Tuesday, July 28, 2009

Adventures in BBQ

My first real foray into BBQ was a botched affair. I'm not talking about grilling, now: that's direct heat, that's quick and easy (which is not to say bad). But BBQ — cooking with smoke via indirect heat — is on another plane of existence altogether in my book. So I'm visiting my parents in Portland and am all jazzed about resurrecting their smoker. I was all ready with my hunk of pork: a shoulder piece decidedly unpullable in it's uncooked state, but nicely seasoned and carefully brined over night. I got up early, as you figure about two hours per pound of meat (and I had about six pounds), and realized that their smoker was non-functional. The element had burned out or some such. Retrofit opportunity: I remembered Alton Brown's episode on BBQ where he used two big flower pots and a portable plugin burner (sweet!). Since it took about three store to find one, I'm not seeing white wisps of smoke until 9 AM or so. As these things take time, it's likely to be a late dinner. . . . So it goes. The thermometer reads 165 at about 8PM and I say, "hey, it's passed the 'acceptable temp' for pork — let's pull it". Well, first it's gotta rest. Half an hour later, it's ready for pulling. Except it doesn't pull — at all. Mom puts it into the oven. People are eating Cheerios by now, I'm sure (my memory gets fuzzy at this point). In any case, it comes out by about 10PM and no one really feels much in the mood for pulled pork anymore. It wasn't a total disaster — you could tell what it was supposed to be — but it certainly wasn't the lovin' spoonful I was going for. . . .

Fast forward five years or so. New house, new job, and no grill to speak of. I make my move and buy a Traeger Grill — my new favorite appliance. It runs on wood pellets: an auger slowly pulls them into a firebox controlled by a fan: a simple, elegant system, made just outside of Portland. People love these things. In its first week, I get the hang of it by doing a nice pork tenderloin, some chicken, and some smoked red snapper. All very nice, but now it's time to get serious. Pulled pork, version 2.o. Here's what I do (and where I went wrong):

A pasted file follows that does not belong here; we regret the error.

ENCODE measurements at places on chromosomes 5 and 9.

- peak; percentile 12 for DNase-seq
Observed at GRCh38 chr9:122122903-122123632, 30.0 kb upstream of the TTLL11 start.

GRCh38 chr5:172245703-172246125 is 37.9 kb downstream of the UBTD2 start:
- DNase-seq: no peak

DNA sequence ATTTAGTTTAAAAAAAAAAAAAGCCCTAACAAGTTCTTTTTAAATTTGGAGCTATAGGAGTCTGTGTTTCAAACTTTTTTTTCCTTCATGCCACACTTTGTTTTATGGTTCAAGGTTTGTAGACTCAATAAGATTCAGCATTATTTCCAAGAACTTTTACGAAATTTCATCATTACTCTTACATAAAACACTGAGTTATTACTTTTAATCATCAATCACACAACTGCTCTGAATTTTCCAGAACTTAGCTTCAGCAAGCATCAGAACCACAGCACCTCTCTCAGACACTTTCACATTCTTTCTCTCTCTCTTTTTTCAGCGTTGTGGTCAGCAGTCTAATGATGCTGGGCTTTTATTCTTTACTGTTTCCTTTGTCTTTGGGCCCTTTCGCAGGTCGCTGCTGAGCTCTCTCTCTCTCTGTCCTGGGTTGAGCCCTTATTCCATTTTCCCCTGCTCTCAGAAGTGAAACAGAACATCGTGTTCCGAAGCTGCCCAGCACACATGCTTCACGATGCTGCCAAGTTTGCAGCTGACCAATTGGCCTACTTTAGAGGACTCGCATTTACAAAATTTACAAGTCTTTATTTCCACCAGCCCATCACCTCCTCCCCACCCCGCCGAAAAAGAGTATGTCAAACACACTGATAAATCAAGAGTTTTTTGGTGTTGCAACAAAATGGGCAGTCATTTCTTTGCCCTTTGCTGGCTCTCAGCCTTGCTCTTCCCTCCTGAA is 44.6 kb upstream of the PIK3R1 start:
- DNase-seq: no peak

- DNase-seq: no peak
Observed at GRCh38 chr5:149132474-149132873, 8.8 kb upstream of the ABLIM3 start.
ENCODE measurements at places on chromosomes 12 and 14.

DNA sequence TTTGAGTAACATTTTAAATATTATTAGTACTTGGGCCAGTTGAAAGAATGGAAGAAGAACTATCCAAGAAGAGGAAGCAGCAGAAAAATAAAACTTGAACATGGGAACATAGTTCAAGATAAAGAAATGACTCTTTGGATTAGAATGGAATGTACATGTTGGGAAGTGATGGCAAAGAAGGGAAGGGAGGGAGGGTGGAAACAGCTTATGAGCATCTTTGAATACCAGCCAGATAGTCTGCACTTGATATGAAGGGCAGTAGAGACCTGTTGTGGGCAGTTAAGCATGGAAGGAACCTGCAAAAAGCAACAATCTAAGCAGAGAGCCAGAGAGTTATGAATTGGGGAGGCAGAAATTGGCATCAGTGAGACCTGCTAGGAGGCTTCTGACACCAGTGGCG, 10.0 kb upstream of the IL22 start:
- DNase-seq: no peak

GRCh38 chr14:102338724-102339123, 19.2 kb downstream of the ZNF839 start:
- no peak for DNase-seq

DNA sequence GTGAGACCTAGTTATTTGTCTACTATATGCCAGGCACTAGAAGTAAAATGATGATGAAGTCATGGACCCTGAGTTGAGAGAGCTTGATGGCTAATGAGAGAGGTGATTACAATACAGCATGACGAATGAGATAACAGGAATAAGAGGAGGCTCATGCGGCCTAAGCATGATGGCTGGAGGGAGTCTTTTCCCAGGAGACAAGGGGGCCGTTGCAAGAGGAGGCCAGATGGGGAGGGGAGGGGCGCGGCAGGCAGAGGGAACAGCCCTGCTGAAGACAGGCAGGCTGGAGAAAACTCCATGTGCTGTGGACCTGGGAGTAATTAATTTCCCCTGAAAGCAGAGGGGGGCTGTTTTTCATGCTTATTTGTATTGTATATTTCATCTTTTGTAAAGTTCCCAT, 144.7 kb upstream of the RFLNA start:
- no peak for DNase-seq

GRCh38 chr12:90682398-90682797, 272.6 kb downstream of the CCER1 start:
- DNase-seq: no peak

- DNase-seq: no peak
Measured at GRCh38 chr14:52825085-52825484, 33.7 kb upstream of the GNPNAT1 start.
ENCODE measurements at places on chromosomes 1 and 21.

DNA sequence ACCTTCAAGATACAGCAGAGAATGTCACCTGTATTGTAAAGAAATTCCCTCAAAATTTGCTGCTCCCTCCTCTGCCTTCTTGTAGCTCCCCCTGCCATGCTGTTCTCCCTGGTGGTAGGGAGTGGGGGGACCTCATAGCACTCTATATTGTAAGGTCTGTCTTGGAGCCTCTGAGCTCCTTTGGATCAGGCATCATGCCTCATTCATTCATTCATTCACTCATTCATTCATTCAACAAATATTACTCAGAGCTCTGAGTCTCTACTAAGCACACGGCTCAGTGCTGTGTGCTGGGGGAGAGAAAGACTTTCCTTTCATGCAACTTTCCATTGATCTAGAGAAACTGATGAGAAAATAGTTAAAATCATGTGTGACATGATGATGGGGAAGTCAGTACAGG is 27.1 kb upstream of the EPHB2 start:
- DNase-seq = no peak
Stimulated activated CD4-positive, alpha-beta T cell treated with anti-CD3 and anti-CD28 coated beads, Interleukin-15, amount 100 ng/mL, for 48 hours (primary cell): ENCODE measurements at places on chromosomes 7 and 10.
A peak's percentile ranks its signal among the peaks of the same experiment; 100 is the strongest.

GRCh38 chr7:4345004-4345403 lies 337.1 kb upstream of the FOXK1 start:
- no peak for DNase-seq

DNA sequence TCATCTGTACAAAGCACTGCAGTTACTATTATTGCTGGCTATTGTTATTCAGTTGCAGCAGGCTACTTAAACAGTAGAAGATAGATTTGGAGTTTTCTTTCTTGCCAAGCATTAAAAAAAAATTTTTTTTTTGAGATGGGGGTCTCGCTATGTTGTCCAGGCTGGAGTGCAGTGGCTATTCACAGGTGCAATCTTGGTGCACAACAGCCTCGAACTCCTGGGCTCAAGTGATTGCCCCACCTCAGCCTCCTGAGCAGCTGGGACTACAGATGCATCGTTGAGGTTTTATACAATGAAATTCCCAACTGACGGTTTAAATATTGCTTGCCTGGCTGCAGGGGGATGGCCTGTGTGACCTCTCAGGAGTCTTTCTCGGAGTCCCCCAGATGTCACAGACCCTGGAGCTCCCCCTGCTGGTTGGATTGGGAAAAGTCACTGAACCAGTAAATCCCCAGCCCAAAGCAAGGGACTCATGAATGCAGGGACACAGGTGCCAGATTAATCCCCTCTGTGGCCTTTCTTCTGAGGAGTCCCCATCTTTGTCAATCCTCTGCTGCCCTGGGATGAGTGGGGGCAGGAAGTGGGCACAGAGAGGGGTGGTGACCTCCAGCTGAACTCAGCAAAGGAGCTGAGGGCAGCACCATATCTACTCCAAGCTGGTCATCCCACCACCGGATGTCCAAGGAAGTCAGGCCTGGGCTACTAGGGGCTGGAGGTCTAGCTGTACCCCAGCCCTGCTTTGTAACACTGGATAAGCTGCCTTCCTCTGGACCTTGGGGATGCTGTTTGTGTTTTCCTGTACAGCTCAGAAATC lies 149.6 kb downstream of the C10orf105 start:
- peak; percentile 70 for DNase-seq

Step 1: make friends with your butcher. Well, this is in progress. But we got friendly enough for him to fork over a nice, local hunk of hog.

Step 2: brine said hunk in a solution of ice/water (about two gallons, .5 cups salt, .5 cups molasses, 1 Tbpn black peppercorns) for 12 to 24 hours.

Step 3: prepare dry rub. I have a second coffee grinder ($12!) dedicated to spices. So toast up in a dry pan over medium heat some corriander seed, cumin seed, and mustard seed (about a handful each) and grind away with some dried chilies. That gave me a bit over a half cup of incredible smelling hot spice which I mixed together with about a half cup of good paprika, a few tablespoons each of garlic powder and onion powder, and about a cup of brown sugar. NO SALT: the pork is already seasoned enough from the brine. Spicing and seasoning are different processes, I say: best keep them separate.